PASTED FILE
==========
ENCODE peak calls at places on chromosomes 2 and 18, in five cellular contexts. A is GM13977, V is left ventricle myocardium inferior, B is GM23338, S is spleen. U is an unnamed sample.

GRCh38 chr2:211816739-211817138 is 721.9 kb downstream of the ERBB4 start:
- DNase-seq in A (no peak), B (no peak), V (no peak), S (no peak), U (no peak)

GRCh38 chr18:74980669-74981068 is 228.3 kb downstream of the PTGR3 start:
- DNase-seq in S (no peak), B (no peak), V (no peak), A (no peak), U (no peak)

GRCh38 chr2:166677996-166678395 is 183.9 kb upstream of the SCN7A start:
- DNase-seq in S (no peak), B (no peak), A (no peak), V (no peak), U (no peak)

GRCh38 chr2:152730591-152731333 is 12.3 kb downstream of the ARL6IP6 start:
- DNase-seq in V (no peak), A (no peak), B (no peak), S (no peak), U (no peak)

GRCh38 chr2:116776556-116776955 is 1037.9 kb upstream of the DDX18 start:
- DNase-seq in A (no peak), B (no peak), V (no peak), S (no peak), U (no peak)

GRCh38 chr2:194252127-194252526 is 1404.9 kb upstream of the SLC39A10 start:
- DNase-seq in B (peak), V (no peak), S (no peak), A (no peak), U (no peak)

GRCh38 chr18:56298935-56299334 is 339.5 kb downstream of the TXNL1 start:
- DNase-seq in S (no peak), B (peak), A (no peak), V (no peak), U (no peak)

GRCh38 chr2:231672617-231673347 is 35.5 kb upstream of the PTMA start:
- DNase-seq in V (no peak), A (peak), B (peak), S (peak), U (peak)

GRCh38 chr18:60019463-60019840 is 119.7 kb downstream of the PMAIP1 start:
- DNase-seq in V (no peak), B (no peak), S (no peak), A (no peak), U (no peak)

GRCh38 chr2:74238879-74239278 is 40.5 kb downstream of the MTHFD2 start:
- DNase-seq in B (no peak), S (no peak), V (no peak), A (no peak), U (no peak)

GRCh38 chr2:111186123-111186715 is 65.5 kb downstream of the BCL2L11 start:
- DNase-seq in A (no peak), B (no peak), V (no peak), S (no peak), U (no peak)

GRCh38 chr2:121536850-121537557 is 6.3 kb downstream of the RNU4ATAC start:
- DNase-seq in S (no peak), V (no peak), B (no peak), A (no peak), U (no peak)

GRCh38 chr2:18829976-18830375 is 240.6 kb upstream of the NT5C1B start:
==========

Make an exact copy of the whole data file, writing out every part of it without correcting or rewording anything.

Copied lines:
ENCODE peak calls at places on chromosomes 2 and 18, in five cellular contexts. A is GM13977, V is left ventricle myocardium inferior, B is GM23338, S is spleen. U is an unnamed sample.

GRCh38 chr2:211816739-211817138 is 721.9 kb downstream of the ERBB4 start:
- DNase-seq in A (no peak), B (no peak), V (no peak), S (no peak), U (no peak)

GRCh38 chr18:74980669-74981068 is 228.3 kb downstream of the PTGR3 start:
- DNase-seq in S (no peak), B (no peak), V (no peak), A (no peak), U (no peak)

GRCh38 chr2:166677996-166678395 is 183.9 kb upstream of the SCN7A start:
- DNase-seq in S (no peak), B (no peak), A (no peak), V (no peak), U (no peak)

GRCh38 chr2:152730591-152731333 is 12.3 kb downstream of the ARL6IP6 start:
- DNase-seq in V (no peak), A (no peak), B (no peak), S (no peak), U (no peak)

GRCh38 chr2:116776556-116776955 is 1037.9 kb upstream of the DDX18 start:
- DNase-seq in A (no peak), B (no peak), V (no peak), S (no peak), U (no peak)

GRCh38 chr2:194252127-194252526 is 1404.9 kb upstream of the SLC39A10 start:
- DNase-seq in B (peak), V (no peak), S (no peak), A (no peak), U (no peak)

GRCh38 chr18:56298935-56299334 is 339.5 kb downstream of the TXNL1 start:
- DNase-seq in S (no peak), B (peak), A (no peak), V (no peak), U (no peak)

GRCh38 chr2:231672617-231673347 is 35.5 kb upstream of the PTMA start:
- DNase-seq in V (no peak), A (peak), B (peak), S (peak), U (peak)

GRCh38 chr18:60019463-60019840 is 119.7 kb downstream of the PMAIP1 start:
- DNase-seq in V (no peak), B (no peak), S (no peak), A (no peak), U (no peak)

GRCh38 chr2:74238879-74239278 is 40.5 kb downstream of the MTHFD2 start:
- DNase-seq in B (no peak), S (no peak), V (no peak), A (no peak), U (no peak)

GRCh38 chr2:111186123-111186715 is 65.5 kb downstream of the BCL2L11 start:
- DNase-seq in A (no peak), B (no peak), V (no peak), S (no peak), U (no peak)

GRCh38 chr2:121536850-121537557 is 6.3 kb downstream of the RNU4ATAC start:
- DNase-seq in S (no peak), V (no peak), B (no peak), A (no peak), U (no peak)

GRCh38 chr2:18829976-18830375 is 240.6 kb upstream of the NT5C1B start: